It is perhaps a credit to Greg Rucka's versitility as a writer that the same person who brought us the superb Batman: Death and the Maidens--heir apparent to Denny O'Neil--and who started the ball rolling in redefining Wonder Woman for a new generation, is the same writer behind Superman: That Healing Touch. In this latest Superman trade, we do indeed see the crackshot ear for dialogue that whips through Rucka's Batman work, as well as the overarching conspiracy/mystery done that illuminates his Wonder Woman. But there's also a lag to the work, an overall drag that is arguably not Rucka's fault at all, but instead a virtue of the general presentation these days (or those days, as the case may be) of Superman in the DC Universe, which just doesn't scream "Superman" to me. As I've written before, neither Chuck Austen nor Greg Rucka's 2004 Superman quite worked for me; instead, I think my ideal of Superman is somewhere in the middle.
In Superman: That Healing Touch, the villain Ruin sends two new Parasites at Superman, intent on drawing his secret identity out into the light. Superman defeats them, with help from Steel and Mr. Mxyzptlk, as he begins to realize that Ruin is targeting him not only specifically, but personally. An Identity Crisis-fueled crossover visit from Wonder Woman and Batman only makes Superman's decision as to what to do about Ruin more muddled; later, we learn that Ruin is working for Lex Luthor and the Villains United society, as Lois announces to Clark her wish to have a baby.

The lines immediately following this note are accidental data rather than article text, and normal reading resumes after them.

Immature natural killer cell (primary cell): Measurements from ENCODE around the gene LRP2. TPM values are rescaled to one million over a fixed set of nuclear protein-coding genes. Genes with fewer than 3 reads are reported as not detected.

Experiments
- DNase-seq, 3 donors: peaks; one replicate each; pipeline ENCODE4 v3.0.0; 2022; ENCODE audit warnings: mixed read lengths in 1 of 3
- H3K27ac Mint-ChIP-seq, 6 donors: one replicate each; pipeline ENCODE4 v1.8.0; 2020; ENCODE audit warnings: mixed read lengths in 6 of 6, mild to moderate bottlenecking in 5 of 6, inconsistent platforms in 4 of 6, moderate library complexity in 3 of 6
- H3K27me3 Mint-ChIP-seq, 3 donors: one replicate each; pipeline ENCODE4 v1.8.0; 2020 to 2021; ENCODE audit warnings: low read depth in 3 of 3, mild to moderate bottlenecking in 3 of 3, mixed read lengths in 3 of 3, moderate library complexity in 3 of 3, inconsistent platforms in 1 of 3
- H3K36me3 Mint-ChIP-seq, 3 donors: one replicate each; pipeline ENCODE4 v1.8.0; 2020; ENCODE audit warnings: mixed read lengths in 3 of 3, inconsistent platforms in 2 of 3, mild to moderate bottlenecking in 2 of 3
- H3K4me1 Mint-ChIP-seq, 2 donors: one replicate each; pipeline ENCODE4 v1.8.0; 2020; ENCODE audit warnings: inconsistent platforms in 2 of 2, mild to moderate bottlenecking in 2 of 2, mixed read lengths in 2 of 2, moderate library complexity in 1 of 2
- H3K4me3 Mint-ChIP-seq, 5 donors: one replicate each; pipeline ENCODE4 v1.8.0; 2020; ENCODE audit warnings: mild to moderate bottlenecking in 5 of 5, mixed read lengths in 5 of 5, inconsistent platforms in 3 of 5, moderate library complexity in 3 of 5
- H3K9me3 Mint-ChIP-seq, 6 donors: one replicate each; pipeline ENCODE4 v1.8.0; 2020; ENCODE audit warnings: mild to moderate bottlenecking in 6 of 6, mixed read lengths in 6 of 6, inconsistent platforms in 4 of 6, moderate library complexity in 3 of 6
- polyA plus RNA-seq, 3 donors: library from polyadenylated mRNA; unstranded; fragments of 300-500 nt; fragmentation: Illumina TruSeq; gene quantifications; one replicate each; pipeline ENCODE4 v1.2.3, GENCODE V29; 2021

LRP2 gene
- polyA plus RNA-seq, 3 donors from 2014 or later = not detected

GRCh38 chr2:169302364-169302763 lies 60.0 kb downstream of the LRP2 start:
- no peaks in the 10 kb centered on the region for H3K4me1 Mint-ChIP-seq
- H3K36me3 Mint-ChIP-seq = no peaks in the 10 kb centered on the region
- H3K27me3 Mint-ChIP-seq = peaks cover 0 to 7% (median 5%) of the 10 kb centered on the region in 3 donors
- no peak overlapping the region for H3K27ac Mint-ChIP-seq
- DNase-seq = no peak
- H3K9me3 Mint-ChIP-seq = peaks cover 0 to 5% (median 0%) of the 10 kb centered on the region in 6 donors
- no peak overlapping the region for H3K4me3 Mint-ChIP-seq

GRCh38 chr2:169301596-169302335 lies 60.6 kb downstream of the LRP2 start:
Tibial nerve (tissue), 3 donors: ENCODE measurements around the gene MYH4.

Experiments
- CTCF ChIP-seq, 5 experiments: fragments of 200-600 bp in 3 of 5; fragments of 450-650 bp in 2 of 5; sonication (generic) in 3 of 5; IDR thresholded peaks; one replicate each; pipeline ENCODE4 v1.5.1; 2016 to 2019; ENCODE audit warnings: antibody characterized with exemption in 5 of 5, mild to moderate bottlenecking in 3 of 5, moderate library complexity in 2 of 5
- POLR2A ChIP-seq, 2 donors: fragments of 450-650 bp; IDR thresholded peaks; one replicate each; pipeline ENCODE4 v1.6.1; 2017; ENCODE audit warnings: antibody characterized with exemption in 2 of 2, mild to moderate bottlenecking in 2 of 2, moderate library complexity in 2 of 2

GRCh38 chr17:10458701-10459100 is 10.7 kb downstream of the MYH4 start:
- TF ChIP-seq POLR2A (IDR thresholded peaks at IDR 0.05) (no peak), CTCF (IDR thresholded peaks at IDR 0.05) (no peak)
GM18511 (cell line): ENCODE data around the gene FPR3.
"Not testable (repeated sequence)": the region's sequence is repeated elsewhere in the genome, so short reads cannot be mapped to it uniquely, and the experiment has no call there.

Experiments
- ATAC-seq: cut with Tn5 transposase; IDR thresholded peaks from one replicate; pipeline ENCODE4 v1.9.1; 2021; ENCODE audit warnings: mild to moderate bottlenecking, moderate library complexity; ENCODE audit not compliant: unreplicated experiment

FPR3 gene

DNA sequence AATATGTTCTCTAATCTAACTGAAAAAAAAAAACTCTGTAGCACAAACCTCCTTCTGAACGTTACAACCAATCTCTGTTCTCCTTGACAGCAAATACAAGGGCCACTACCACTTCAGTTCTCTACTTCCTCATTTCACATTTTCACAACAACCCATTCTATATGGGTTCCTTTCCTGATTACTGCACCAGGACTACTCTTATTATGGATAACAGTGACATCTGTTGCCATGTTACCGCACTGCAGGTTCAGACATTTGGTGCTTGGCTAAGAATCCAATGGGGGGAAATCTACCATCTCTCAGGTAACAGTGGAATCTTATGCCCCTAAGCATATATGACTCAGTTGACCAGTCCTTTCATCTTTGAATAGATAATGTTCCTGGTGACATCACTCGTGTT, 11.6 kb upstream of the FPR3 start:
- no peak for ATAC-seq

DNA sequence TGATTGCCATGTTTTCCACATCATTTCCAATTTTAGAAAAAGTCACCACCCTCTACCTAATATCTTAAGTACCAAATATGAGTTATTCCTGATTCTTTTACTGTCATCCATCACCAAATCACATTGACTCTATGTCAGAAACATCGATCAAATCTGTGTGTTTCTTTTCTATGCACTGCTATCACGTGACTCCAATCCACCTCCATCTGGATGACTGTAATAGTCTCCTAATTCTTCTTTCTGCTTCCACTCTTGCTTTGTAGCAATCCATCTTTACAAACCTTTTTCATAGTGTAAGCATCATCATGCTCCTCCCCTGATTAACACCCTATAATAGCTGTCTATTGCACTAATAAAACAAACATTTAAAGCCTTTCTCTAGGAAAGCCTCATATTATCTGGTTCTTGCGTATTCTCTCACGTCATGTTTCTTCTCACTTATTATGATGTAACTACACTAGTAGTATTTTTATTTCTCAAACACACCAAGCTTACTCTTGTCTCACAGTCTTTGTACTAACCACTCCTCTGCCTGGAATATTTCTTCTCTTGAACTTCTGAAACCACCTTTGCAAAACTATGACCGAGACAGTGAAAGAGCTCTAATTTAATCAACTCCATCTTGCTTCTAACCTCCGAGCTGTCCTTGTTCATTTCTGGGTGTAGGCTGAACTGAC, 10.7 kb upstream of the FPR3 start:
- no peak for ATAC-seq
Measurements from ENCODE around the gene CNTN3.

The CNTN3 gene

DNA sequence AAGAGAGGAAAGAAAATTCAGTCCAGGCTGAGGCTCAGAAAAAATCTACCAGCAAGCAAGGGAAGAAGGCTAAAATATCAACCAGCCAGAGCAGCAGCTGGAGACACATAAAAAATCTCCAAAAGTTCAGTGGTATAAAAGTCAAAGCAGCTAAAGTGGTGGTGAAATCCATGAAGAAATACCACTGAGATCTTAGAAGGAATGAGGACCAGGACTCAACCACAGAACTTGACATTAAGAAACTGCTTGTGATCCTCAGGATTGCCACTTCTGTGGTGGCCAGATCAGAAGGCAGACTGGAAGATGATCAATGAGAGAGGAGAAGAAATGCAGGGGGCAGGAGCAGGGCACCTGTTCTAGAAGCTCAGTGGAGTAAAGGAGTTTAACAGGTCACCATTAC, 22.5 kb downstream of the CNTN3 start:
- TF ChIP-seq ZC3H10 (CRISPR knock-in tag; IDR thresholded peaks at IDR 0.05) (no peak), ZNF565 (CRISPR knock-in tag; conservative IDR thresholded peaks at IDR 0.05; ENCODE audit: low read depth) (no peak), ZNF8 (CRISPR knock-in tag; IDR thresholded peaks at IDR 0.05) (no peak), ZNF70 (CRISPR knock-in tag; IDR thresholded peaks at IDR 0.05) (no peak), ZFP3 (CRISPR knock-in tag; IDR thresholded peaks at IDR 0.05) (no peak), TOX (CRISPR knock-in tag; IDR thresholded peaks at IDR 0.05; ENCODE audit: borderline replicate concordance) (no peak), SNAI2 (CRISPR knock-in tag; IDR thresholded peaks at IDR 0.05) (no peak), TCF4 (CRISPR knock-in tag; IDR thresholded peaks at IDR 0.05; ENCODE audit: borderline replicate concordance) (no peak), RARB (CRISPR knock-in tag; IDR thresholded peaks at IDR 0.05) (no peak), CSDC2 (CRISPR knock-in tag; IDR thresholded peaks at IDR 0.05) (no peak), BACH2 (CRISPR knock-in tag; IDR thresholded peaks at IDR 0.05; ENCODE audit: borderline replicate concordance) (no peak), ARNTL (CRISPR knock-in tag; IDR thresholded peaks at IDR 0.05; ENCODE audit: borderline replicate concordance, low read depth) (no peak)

Most of what doesn't work for me about Rucka's Superman is in his Clark Kent. Observe, for example, page 34 of this trade. Here, we see a bumbling, mild-mannered Clark bringing groceries in to his apartment, soft-spoken and seemingly almost afraid of his own shadow. Now, you and I both know that Clark Kent can bench-press the Daily Planet globe. He wears his spectacles, of course, so that he can sit down to a normal dinner with his family without the whole world pestering him. But the mild-mannered veneer of Clark Kent is an act, and not only do post-Crisis Superman comics support this, but even Christopher Reeve, when he flirts with Lois Lane on her balcony as Superman and then knocks on her door as Clark, gives a nudge-nudge-wink-wink look to the camera so that we all know the mild-mannered veneer is an act.
It's an act. In Rucka's grocery scene, however, there's no irony; it's pure, unadultered meek Clark Kent. It misses the point; it's all of the mildness with none of the wink.
Rucka's Superman is one full of doubt. At the end of the trade, Lois is hopefully looking to the future, while Clark is nearly paralyzed by his insecurities. He consults Batman and Wonder Woman about Ruin, and leaves with no better ideas than when he started. Who is this hero? Not the Superman who leads the Justice League, surely. Not the Superman who brought the fight against Brainiac to Warworld in "Panic in the Sky," or who battled Doomsday with no thought to his own safety in "The Death of Superman." The 2004 writers of Superman have so bought in to Clark Kent's veneer of humility that they've actually started writing him that way. People, we know Superman, and this Milquetoast is no Superman.